Deputy Returning Home from 300-Day Military Deployment Surprises Cop Mom at Retirement Party

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3 mins read

COLUMBUS, OH – Nothing in the world is better than watching a U.S. service member returning home from an overseas deployment happy and healthy. Except when they surprise their family members upon their return and publish videos to share with the rest of us.

That’s what happened this week in Columbus when Police Officer Dillon Evans returned from a 300-day deployment as a military police officer.

Before becoming a police officer, Evans spent six years in the Columbus Police Explorers and also participated in the law enforcement program at the Delaware Area Career Center. In High School, he enlisted in the United States Army Reserves as a military police officer and left for basic training shortly after high school. Evans now works as a Deputy Sheriff in Corrections with the Franklin County Sheriff’s Office.

He had just returned from his second overseas deployment since enlisting in the Army reserves.

“With a little under a year on the job, my unit was called to deploy overseas as in support of Operation Enduring Freedom and our second mission Operation Allies Refuge,” Evans said. “Our unit first deployed to Saudi Arabia to provide security force protection for the base and then our mission changed due to the crisis in Afghanistan. We were then moved to Qatar where we provided security on base and patrolled the housing areas to keep the refugees safe.”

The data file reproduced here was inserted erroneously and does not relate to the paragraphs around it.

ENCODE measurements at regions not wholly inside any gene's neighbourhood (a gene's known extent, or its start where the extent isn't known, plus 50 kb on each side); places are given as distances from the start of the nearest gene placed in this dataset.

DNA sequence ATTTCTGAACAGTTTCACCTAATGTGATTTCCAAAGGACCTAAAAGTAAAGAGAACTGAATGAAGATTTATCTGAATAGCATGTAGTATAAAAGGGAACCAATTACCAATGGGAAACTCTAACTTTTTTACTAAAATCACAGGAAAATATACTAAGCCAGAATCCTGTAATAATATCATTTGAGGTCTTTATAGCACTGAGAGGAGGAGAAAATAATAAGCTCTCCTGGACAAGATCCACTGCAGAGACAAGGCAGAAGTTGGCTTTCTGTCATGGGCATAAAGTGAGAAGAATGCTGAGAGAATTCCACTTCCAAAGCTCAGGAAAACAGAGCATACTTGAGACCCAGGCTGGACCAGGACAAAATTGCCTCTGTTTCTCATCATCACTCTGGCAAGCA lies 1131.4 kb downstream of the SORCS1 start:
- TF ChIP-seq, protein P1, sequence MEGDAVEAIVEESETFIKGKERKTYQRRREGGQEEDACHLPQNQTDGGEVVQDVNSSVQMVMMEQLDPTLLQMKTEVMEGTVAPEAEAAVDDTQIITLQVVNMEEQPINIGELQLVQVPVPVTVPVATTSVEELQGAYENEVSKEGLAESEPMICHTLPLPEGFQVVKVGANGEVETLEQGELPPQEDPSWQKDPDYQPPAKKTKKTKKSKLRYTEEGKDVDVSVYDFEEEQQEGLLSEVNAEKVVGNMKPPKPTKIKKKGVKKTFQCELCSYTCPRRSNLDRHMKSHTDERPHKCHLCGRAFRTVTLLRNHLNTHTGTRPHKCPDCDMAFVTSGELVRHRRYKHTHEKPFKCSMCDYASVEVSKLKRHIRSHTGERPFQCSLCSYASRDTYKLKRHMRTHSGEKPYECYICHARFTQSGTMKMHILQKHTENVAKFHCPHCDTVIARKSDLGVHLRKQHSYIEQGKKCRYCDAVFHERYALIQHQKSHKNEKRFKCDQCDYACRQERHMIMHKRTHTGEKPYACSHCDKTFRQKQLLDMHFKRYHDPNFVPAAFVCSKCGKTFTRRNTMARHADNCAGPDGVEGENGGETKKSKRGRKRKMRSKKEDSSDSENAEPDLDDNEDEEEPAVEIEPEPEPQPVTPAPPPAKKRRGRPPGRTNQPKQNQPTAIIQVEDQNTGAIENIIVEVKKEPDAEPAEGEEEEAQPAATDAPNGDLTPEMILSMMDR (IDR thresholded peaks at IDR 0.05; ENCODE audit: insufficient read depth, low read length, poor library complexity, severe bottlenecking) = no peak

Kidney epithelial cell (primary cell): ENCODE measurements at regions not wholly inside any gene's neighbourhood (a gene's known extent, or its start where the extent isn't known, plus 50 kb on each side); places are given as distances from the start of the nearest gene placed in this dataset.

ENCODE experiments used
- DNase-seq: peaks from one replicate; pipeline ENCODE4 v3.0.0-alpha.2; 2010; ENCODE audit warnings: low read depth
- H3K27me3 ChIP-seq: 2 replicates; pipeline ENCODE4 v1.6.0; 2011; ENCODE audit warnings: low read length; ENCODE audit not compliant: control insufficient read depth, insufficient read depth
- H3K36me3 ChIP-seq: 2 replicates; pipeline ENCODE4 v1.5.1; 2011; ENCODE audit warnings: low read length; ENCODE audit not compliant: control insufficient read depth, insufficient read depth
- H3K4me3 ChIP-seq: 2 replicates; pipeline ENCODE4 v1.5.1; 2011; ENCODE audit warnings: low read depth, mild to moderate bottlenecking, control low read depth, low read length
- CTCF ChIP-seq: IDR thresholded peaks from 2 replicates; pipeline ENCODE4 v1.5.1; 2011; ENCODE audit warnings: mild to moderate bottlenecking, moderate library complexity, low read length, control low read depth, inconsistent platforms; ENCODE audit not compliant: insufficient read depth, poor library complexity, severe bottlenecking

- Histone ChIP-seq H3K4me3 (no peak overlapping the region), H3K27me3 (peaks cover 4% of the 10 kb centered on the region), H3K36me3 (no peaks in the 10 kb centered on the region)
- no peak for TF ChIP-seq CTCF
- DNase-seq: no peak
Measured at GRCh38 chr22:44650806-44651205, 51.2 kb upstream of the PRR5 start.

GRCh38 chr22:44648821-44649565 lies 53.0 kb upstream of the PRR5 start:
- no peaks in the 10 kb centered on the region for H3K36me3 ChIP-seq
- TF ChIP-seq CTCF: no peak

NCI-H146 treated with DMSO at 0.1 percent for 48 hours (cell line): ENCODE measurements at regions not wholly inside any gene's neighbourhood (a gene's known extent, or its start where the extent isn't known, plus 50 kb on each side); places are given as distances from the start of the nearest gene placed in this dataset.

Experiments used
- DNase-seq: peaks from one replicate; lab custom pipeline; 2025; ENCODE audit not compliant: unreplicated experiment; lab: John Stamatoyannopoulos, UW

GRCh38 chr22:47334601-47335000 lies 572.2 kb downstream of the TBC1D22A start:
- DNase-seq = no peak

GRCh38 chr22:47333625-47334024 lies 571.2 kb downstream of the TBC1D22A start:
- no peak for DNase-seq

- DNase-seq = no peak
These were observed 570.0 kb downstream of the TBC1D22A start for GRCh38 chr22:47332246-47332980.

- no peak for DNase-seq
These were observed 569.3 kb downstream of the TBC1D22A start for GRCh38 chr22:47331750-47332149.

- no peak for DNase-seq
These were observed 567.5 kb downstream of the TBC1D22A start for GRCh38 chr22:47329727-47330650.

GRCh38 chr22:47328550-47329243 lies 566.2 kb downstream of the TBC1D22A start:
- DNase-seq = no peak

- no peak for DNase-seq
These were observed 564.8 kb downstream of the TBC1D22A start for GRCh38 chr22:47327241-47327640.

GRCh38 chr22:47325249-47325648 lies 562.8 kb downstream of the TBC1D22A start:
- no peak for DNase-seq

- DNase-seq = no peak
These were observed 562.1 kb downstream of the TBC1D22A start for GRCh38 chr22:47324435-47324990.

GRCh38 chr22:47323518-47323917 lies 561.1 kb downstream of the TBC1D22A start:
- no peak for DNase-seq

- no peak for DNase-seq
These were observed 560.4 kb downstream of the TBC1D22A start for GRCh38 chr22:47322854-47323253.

After 309 days overseas, Evans returned home to surprise his mother, Laurie Evans during her retirement party after a career with the Columbus Police Department.

“It has been 309 days since I have been home and I am very happy to be back,” Evans said.

Mrs. Evans’ law enforcement background began in Corrections with the Delaware County, Ohio, Sheriff’s Office. She later was hired on with Columbus Police in the 82nd recruit class, which started July 19, 1992 and on Wednesday she retired.

“My mom has taught me many things, from teaching me how to treat others to even teaching me her ways in policing while I was a CPD Police Explorer,” the younger Evans said of his mother. “One of the most important things she has taught me breaks down into three parts. She stated to me that everyday in public service you wear a patch or badge that represents the community you serve, along with that you represent the very flag we fly and most importantly, you represent the very name on your chest. That will always stick with me.”


 
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